Septic Tank Inspections – What you need to know
If you own a septic tank, it’s probably because you live in an area with no public sewer system. Even if your municipality offers a public sewer system, your home may be too far from the local treatment plant for such a service to be feasible. It is important to know all about septic services and septic engineering, which will broaden your understanding of the maintenance procedures for these types of water treatment systems.
In order for all type septic systems to function properly there are some critical components which must be included in the design. A below ground septic tank must be used to separate solids from the liquids, and the septic tank must be pumped regularly to remove these solids. The wastewater flows through an absorption system where it is held for a time in trenches, gravel beds or rock filled filter boxes so that bacteria can decompose organic matter. A distribution box distributes water between interconnected pipes that feed the absorption system. The distribution box should be sized according to the daily water usage in each house connected to it. Knowing all about septic systems should convince you of the need for periodic service and pumping of the septic tank.
If you have a septic tank, they can be a little more tricky to use than being on a city sewer system. You will wonder occasionally, do I need my septic tank pumped? How often do you have septic tank pumped? In many cases, it never has to be cleaned out. Septic pumping is often needed if there is a blockage in the system or if too much solid material takes up space inside the tank. You will need to have septic tank pumped out when you have the septic system overflowing through the toilets in the house.
How to Care for Your Septic System
When you use a septic tank, the most important rule is never to put anything solid into the tank other than toilet paper. Don’t flush paper towels, cotton swabs, makeup wipes, or anything else other than toilet paper. You can add some enzyme cleaner to the tank by flushing it down the toilet as well. Generally, if you take good care of your septic system, you won’t need septic pumping. You can simply go on without thinking about your septic system at all, except when you are deciding whether or not to flush something solid.
If you have an onsite wastewater treatment system for your home, like about 25% of homeowners do, did you know that you need to have a septic tank inspection performed on a regular basis? One myth that some homeowners believe is that once you have a septic tank installed, you do not have to worry about it for several years. Other times, homeowners who are more familiar with public sewage systems assume that the tanks work in much the same way. This could not be more inaccurate.
Maintenance on your septic tank like septic tank cleaning is important to protect your home?s investment and save you money. When a system fails, it is sometimes necessary to replace the entire unit which can cost thousands of dollars. A system that is maintained and used properly though can last a good 20 years.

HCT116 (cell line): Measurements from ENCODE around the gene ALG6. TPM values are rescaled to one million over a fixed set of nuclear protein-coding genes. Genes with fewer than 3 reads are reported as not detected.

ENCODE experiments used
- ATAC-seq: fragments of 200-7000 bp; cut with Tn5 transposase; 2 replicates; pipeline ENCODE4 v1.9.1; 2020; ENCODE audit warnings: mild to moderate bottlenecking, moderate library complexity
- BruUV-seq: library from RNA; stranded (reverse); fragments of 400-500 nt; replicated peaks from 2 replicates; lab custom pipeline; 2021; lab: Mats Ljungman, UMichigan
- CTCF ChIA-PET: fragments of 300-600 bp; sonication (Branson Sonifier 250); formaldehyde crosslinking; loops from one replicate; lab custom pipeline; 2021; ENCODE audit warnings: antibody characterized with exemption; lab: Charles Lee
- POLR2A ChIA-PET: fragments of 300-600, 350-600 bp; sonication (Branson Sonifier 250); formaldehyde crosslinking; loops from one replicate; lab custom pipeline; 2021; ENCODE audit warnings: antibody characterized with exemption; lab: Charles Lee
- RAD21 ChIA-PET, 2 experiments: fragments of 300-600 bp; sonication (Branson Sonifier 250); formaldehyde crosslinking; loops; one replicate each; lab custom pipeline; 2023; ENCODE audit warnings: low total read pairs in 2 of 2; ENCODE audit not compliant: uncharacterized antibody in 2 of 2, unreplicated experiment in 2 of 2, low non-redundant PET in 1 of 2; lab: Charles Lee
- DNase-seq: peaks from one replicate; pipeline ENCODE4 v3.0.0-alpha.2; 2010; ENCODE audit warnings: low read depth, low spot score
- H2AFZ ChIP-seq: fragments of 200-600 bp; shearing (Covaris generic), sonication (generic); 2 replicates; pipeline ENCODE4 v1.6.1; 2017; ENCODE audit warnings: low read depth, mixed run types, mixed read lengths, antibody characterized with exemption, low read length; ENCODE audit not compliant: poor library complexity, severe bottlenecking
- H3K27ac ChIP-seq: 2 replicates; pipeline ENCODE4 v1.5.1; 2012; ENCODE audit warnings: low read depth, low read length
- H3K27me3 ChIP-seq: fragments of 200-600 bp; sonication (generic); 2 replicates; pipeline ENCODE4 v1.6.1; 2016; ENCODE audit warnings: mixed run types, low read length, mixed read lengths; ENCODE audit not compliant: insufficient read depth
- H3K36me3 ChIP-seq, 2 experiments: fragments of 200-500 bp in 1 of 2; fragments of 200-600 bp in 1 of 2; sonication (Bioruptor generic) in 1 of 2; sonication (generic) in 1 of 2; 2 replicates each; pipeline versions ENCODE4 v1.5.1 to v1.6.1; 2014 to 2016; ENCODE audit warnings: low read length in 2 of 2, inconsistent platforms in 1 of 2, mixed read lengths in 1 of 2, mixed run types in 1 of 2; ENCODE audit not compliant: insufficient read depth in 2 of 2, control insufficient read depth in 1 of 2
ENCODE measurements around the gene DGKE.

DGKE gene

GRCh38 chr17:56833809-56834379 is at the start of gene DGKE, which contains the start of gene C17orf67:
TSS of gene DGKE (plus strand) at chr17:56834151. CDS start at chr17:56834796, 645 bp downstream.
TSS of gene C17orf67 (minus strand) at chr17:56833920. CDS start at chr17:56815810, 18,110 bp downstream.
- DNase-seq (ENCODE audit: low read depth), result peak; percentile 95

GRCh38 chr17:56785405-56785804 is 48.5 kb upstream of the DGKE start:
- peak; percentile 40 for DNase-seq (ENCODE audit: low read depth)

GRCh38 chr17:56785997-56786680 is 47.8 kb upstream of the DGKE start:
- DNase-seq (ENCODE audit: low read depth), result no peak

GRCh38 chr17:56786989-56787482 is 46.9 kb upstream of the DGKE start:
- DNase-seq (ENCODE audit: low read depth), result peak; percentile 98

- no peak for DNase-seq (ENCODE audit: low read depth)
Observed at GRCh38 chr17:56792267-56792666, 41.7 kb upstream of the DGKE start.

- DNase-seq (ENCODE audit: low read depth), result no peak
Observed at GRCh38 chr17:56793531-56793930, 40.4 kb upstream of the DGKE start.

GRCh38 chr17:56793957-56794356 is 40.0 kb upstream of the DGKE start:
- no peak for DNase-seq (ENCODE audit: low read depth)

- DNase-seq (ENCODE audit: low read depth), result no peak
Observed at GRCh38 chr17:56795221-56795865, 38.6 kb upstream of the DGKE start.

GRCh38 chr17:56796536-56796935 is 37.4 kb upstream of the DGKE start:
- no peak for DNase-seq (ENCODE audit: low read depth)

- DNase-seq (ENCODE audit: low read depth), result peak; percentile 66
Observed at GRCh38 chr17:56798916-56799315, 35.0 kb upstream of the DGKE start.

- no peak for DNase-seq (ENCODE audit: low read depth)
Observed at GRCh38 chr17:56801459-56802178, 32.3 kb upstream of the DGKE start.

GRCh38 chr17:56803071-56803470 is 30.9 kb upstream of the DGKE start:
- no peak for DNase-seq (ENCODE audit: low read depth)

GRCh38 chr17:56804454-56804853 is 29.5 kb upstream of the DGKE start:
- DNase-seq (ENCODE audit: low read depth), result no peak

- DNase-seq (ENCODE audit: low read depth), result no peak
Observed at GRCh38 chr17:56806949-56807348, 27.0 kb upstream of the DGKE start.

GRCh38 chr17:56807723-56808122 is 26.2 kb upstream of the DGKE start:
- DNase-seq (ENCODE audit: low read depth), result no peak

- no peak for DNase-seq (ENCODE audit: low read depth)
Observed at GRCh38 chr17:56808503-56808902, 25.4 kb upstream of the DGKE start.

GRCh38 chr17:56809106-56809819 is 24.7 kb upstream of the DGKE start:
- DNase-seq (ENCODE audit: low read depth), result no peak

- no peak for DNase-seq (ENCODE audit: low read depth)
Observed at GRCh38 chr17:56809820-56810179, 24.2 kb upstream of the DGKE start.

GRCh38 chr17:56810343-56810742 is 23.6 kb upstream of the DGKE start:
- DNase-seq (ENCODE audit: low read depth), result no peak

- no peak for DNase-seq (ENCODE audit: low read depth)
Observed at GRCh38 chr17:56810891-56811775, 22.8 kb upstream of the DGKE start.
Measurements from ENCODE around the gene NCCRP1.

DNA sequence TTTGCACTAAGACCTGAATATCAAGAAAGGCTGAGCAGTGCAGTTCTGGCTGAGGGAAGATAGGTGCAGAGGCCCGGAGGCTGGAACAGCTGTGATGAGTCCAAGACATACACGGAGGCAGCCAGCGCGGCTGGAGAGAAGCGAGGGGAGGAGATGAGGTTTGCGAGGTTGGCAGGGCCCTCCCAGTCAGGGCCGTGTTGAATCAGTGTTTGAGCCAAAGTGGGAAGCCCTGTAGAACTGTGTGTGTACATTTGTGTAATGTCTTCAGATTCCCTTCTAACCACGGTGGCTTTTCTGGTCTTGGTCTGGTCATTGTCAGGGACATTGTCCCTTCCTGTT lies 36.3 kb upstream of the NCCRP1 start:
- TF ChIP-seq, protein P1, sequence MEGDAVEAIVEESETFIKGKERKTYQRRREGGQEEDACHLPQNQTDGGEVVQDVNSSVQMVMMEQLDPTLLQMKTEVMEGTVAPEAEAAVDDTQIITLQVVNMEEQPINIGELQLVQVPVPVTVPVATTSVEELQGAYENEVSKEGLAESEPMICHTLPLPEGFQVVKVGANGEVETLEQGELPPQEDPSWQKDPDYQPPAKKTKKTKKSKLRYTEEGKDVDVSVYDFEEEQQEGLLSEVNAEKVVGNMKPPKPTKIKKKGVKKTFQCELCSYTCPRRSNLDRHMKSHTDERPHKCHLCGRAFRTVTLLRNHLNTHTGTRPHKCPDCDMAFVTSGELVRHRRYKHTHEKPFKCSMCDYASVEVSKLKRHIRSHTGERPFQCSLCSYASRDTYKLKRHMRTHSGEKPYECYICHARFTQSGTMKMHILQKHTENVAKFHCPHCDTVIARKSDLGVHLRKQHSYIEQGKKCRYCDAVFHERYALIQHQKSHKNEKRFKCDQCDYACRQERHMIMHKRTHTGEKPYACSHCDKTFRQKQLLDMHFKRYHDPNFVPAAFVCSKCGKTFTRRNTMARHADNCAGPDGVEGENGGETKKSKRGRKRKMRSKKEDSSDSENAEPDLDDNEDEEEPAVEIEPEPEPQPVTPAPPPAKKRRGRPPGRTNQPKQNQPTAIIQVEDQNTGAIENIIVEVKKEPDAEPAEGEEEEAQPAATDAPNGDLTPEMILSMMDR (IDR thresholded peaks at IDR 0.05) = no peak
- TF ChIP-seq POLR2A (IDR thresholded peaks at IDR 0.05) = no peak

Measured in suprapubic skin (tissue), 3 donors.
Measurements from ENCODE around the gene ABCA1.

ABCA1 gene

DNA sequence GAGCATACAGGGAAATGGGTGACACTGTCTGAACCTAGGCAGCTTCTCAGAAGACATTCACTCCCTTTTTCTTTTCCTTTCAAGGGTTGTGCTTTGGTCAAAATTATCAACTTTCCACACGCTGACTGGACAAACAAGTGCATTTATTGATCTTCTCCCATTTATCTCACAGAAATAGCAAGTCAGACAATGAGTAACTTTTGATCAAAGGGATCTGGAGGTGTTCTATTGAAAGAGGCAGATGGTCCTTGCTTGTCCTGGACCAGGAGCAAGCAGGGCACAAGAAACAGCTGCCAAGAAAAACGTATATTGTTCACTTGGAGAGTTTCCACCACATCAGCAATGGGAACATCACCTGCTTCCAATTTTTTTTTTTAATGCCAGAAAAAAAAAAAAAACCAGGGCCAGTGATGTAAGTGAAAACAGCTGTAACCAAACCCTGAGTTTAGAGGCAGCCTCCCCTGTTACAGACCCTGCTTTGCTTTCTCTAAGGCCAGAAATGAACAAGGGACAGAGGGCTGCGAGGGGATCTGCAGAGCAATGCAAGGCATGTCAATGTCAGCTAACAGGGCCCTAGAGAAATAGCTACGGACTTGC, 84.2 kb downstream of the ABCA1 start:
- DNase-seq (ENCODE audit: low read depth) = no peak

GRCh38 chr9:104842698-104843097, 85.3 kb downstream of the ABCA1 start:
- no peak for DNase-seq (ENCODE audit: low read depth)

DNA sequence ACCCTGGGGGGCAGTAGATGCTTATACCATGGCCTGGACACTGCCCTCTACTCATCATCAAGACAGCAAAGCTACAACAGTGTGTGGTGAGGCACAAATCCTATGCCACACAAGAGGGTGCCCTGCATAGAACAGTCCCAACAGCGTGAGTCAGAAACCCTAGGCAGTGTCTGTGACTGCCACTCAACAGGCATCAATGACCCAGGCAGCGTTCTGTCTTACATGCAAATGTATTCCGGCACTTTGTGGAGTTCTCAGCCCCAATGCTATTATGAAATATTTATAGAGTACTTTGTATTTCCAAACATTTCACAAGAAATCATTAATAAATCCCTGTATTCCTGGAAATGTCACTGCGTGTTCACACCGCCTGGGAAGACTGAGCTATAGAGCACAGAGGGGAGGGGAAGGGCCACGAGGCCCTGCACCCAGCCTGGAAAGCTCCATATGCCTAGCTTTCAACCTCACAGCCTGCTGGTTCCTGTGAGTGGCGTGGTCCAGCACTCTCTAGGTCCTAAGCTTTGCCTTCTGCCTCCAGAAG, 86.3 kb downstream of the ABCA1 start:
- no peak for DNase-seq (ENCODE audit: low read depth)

Another reason for having a regular septic tank service inspection is to protect the health of your family and the surrounding environment. A failing tank can result in contamination not only in your yard, but also in the groundwater which leads to your community?s rivers and streams. Swimmers can get ear and eye infections, acute gastrointestinal diseases, and even hepatitis.
The good news is that with a bit of research and education, you can learn exactly what you need to do to keep your septic tank running properly for many years to come with septic cleaning.
How often you should have a septic tank inspection depends on a couple of different factors. Things you should consider include the type of tank you own, the size of your tank, and the number of people in your household.
Homes with standard tanks should have septic tank treatment at least every 2-3 years, but homes with alternative systems need to be inspected at least once per year. Households that drain larger amounts of wastewater and solids will obviously need tank inspections done more often.
Other factors to consider are the types of waste that leave your home. If you use a garbage disposal, the debris from your sink goes directly into your septic tank. Naturally occurring bacteria in the system works to break down the solids that enter your tank. However, they do not break down everything and too much food waste ends up overloading the system.
Using a garbage disposal will require more inspections and pumping than a home that wraps and tosses their food waste in the trash. A garbage disposal can increase the solid wastes in your tank significantly. You could also use an environmentally friendly option like composting to reduce this waste.
Chemicals and mixtures like gasoline, paint, oil, anti-freeze and some household cleaners also affect the efficiency of your tank. Introducing toxins to this mixture can kill the helpful bacteria. This results in a buildup of the sludge layer, or solid waste, in your tank. Find alternative methods of disposal for chemicals and look for detergents that are phosphate-free.
Of course, any other solids that go into your septic tank make the sludge or solid waste layer thicker. Things like kitty litter, dental floss, Q-tips, tampons, diapers, coffee grounds, and grease should never be flushed or put down the drains. Bacteria in the septic systems cannot break down these items effectively.